Markets update: Global equities decline on increased market volatility

Business, Markets | Mon 10 Dec | Author – Business & Finance

All eyes will be on the UK and the possible implications for the markets as parliament votes on whether to accept the withdrawal agreement for Brexit this week, writes Ian Slattery.

ian slattery zurich

Ian Slattery

The CBOE Volatility Index (VIX) rose and global equities erased last week’s gains, with technology shares in the US suffering. In Europe, the automotive-heavy German market entered a bear market – down over 20% since the beginning of the year.

Investors fretted that part of the yield curve inverted, signalling economic strain. To put things in perspective though, the 3-month/10-year rate spread only breached 0.5% for the fourth time since 1992. On the previous three occasions, the market generated a positive return the following year.

Economic data also remains broadly positive. In the U.S., the unemployment rate of 3.7% represents a 49-year low, while the gauges for both manufacturing and services increased and consumer sentiment came in higher than expected.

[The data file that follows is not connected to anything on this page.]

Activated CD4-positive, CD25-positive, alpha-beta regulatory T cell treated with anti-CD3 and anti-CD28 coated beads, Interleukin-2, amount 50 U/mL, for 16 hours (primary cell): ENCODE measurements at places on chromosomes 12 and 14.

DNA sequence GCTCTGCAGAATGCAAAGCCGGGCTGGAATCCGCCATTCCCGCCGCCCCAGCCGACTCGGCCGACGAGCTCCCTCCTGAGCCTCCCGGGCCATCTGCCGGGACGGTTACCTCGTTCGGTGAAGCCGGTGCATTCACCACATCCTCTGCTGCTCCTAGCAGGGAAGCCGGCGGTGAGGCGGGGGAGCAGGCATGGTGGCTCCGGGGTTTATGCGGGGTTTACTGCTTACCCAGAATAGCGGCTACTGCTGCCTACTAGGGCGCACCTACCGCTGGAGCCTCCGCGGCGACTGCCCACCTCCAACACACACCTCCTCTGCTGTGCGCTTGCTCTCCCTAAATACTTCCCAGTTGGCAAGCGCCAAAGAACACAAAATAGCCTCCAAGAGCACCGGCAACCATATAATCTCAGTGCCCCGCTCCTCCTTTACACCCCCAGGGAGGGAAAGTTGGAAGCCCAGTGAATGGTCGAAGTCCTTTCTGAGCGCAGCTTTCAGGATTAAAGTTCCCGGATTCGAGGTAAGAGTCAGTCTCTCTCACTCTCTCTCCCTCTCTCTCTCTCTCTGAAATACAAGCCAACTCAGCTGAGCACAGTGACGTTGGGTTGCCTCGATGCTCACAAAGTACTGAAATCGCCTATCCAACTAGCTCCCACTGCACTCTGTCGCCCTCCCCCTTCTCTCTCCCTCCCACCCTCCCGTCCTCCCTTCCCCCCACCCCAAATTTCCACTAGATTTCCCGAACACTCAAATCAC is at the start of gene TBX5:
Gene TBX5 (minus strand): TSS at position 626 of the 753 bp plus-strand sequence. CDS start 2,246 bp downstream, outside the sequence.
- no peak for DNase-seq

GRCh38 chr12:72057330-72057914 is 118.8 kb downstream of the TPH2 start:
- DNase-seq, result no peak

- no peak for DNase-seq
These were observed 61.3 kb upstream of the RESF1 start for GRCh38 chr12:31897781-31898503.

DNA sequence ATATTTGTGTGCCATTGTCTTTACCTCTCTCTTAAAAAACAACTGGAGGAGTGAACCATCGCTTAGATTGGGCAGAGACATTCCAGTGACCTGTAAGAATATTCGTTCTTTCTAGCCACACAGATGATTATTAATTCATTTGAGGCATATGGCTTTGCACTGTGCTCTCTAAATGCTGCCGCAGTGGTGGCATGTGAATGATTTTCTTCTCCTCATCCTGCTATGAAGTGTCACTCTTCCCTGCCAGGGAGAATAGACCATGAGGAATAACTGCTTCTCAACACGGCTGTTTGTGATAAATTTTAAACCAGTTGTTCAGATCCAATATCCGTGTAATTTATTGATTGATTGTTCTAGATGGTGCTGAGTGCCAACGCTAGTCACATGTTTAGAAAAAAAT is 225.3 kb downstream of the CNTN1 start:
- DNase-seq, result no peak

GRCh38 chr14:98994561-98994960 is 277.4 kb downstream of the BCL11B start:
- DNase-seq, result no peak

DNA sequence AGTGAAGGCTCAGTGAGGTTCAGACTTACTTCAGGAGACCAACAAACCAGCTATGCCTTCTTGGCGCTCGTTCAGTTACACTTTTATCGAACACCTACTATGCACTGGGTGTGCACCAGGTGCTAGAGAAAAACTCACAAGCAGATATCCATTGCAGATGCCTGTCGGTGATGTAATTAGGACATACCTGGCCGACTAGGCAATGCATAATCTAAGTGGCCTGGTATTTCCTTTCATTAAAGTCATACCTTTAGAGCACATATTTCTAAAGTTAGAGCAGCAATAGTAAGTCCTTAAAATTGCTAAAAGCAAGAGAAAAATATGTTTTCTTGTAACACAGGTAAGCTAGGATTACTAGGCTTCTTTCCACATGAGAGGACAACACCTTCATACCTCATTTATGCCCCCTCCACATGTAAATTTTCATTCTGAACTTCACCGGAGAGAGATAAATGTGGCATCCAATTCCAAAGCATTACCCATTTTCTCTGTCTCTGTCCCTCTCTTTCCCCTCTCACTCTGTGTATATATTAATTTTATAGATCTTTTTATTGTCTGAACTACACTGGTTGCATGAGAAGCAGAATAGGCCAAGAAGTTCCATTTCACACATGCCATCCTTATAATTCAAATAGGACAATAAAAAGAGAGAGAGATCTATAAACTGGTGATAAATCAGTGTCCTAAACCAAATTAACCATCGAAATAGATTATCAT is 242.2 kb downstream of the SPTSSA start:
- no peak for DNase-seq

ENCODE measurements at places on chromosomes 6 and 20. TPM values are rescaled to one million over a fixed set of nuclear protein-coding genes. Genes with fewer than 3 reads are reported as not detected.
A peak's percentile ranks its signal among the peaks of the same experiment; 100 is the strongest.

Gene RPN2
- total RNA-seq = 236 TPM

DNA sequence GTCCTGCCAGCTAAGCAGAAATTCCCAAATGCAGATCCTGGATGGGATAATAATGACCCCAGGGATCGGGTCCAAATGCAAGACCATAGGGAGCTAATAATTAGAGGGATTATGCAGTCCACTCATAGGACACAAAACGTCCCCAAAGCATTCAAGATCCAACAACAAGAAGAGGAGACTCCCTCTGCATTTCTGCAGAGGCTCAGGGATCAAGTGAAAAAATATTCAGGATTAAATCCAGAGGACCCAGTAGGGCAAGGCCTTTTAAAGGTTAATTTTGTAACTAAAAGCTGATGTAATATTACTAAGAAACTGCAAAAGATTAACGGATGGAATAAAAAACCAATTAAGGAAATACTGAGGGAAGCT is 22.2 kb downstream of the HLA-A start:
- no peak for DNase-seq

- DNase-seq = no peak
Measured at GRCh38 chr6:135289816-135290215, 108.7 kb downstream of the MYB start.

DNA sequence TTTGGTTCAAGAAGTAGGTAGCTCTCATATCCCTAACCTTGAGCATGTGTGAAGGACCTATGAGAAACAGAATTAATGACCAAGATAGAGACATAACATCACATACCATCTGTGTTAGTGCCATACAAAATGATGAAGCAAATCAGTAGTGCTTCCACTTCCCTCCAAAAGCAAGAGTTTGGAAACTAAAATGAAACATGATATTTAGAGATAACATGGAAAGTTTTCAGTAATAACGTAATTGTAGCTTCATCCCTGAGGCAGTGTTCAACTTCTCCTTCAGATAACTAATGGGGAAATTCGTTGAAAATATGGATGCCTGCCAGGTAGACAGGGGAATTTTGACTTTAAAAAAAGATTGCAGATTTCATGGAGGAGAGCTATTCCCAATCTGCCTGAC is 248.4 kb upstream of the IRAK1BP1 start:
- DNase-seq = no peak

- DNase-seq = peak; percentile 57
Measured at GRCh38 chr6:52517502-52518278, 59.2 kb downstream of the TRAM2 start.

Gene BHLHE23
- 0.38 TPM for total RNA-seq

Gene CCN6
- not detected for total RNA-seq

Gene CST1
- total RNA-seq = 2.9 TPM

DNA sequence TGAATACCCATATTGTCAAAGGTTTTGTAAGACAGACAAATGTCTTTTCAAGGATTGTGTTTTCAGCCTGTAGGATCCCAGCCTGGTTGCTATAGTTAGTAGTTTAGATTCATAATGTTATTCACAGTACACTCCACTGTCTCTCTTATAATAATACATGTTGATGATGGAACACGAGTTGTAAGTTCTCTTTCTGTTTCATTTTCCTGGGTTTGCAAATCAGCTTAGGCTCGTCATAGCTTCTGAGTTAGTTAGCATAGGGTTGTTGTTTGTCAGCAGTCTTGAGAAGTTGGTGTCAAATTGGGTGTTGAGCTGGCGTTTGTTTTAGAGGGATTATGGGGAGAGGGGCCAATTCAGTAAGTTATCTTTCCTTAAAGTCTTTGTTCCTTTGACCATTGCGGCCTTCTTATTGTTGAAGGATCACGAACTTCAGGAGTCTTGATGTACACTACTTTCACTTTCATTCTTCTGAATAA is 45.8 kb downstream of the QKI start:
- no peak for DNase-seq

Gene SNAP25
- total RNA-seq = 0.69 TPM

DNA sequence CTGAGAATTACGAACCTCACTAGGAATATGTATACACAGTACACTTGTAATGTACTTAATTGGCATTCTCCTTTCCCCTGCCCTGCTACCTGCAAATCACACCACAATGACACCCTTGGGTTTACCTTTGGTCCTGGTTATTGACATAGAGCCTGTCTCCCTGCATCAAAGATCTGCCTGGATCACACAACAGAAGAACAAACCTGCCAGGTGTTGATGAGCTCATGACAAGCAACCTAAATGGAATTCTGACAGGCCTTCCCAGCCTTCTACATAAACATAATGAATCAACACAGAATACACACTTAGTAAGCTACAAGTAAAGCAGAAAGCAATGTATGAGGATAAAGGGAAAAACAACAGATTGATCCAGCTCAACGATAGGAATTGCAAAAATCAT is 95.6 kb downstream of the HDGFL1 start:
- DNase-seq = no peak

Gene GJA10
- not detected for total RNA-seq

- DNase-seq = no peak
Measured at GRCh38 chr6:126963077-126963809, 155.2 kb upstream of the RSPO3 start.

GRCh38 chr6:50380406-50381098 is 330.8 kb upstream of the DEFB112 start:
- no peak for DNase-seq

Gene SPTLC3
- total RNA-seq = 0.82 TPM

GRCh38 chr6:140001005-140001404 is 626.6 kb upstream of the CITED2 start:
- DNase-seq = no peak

The global equity index declined 3.7%, erasing last week’s gains. U.S. small cap stocks weighed, with the tech and financial sectors weak.

Oil prices enjoyed some respite, advancing to $52.61 /barrel. OPEC and its partners have agreed to cut production in an attempt to stabilize the market. Gold moved higher to finish the week at $1,248 per troy ounce, while Copper declined to $6,149 on the back of economic growth concerns.

The sell-off in the equity markets also pushed the yield on the U.S. 10-year bond lower to 2.85% and the German equivalent to 0.25%.

The EUR/USD rate ended the week at 1.138, with the EUR/GBP at 0.894.

THE WEEK AHEAD

Tuesday 11th December:

In the UK, the labour market is expected to post a small gain to keep the unemployment rate at 4.1%. The UK parliament will also vote on whether to accept the withdrawal agreement and framework for the future relationship that the UK government has agreed with the EU.

Wednesday 12th December:

The sharp drop in gasoline prices in November (~8%) is expected to suppress the headline US CPI figure. Core CPI (ex-food and energy) is forecast to rise at a pace of 0.2% m-m, driven by ongoing momentum in the consumer space.

Friday 14th December:

Retail sales in the U.S. (ex. autos) are poised for a 0.7% rise m-m, driven by the 7.9% gain in same-store-sales recorded over the Thanksgiving weekend. The flash PMI released in Europe will give some indication as to the extent of the recovery from Q3’s GDP print of 0.2%.

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